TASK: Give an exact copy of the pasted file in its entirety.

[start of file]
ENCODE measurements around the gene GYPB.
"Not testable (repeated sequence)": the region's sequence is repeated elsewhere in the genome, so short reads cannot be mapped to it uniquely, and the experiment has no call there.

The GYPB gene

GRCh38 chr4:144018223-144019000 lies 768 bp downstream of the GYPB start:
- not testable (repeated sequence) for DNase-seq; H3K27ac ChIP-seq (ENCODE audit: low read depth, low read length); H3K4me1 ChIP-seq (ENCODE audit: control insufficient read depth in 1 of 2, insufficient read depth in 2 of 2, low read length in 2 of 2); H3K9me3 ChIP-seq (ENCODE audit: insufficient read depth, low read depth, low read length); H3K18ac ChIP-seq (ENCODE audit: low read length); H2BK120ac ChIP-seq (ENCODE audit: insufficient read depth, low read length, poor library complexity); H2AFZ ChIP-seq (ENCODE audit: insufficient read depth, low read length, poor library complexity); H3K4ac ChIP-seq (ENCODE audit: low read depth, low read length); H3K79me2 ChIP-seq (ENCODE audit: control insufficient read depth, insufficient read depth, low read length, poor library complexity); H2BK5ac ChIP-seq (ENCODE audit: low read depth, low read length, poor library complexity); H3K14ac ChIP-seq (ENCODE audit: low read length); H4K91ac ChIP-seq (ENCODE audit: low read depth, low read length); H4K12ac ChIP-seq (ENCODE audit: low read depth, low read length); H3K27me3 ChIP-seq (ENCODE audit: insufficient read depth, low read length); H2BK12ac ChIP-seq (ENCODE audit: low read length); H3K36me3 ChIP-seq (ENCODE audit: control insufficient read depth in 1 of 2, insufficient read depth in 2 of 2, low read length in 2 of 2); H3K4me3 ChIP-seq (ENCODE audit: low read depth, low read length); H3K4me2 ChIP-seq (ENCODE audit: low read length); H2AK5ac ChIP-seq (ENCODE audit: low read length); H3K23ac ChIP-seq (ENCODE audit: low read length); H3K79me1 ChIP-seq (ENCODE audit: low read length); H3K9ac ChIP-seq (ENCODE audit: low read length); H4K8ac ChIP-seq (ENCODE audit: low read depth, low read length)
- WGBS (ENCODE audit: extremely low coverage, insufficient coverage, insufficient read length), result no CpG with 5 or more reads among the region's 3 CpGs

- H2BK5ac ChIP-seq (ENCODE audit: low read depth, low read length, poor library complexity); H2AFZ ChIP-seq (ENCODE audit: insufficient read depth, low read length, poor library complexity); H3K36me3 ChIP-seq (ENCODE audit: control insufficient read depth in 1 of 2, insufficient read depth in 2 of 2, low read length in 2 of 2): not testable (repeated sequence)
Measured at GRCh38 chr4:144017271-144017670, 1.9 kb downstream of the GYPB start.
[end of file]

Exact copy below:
ENCODE measurements around the gene GYPB.
"Not testable (repeated sequence)": the region's sequence is repeated elsewhere in the genome, so short reads cannot be mapped to it uniquely, and the experiment has no call there.

The GYPB gene

GRCh38 chr4:144018223-144019000 lies 768 bp downstream of the GYPB start:
- not testable (repeated sequence) for DNase-seq; H3K27ac ChIP-seq (ENCODE audit: low read depth, low read length); H3K4me1 ChIP-seq (ENCODE audit: control insufficient read depth in 1 of 2, insufficient read depth in 2 of 2, low read length in 2 of 2); H3K9me3 ChIP-seq (ENCODE audit: insufficient read depth, low read depth, low read length); H3K18ac ChIP-seq (ENCODE audit: low read length); H2BK120ac ChIP-seq (ENCODE audit: insufficient read depth, low read length, poor library complexity); H2AFZ ChIP-seq (ENCODE audit: insufficient read depth, low read length, poor library complexity); H3K4ac ChIP-seq (ENCODE audit: low read depth, low read length); H3K79me2 ChIP-seq (ENCODE audit: control insufficient read depth, insufficient read depth, low read length, poor library complexity); H2BK5ac ChIP-seq (ENCODE audit: low read depth, low read length, poor library complexity); H3K14ac ChIP-seq (ENCODE audit: low read length); H4K91ac ChIP-seq (ENCODE audit: low read depth, low read length); H4K12ac ChIP-seq (ENCODE audit: low read depth, low read length); H3K27me3 ChIP-seq (ENCODE audit: insufficient read depth, low read length); H2BK12ac ChIP-seq (ENCODE audit: low read length); H3K36me3 ChIP-seq (ENCODE audit: control insufficient read depth in 1 of 2, insufficient read depth in 2 of 2, low read length in 2 of 2); H3K4me3 ChIP-seq (ENCODE audit: low read depth, low read length); H3K4me2 ChIP-seq (ENCODE audit: low read length); H2AK5ac ChIP-seq (ENCODE audit: low read length); H3K23ac ChIP-seq (ENCODE audit: low read length); H3K79me1 ChIP-seq (ENCODE audit: low read length); H3K9ac ChIP-seq (ENCODE audit: low read length); H4K8ac ChIP-seq (ENCODE audit: low read depth, low read length)
- WGBS (ENCODE audit: extremely low coverage, insufficient coverage, insufficient read length), result no CpG with 5 or more reads among the region's 3 CpGs

- H2BK5ac ChIP-seq (ENCODE audit: low read depth, low read length, poor library complexity); H2AFZ ChIP-seq (ENCODE audit: insufficient read depth, low read length, poor library complexity); H3K36me3 ChIP-seq (ENCODE audit: control insufficient read depth in 1 of 2, insufficient read depth in 2 of 2, low read length in 2 of 2): not testable (repeated sequence)
Measured at GRCh38 chr4:144017271-144017670, 1.9 kb downstream of the GYPB start.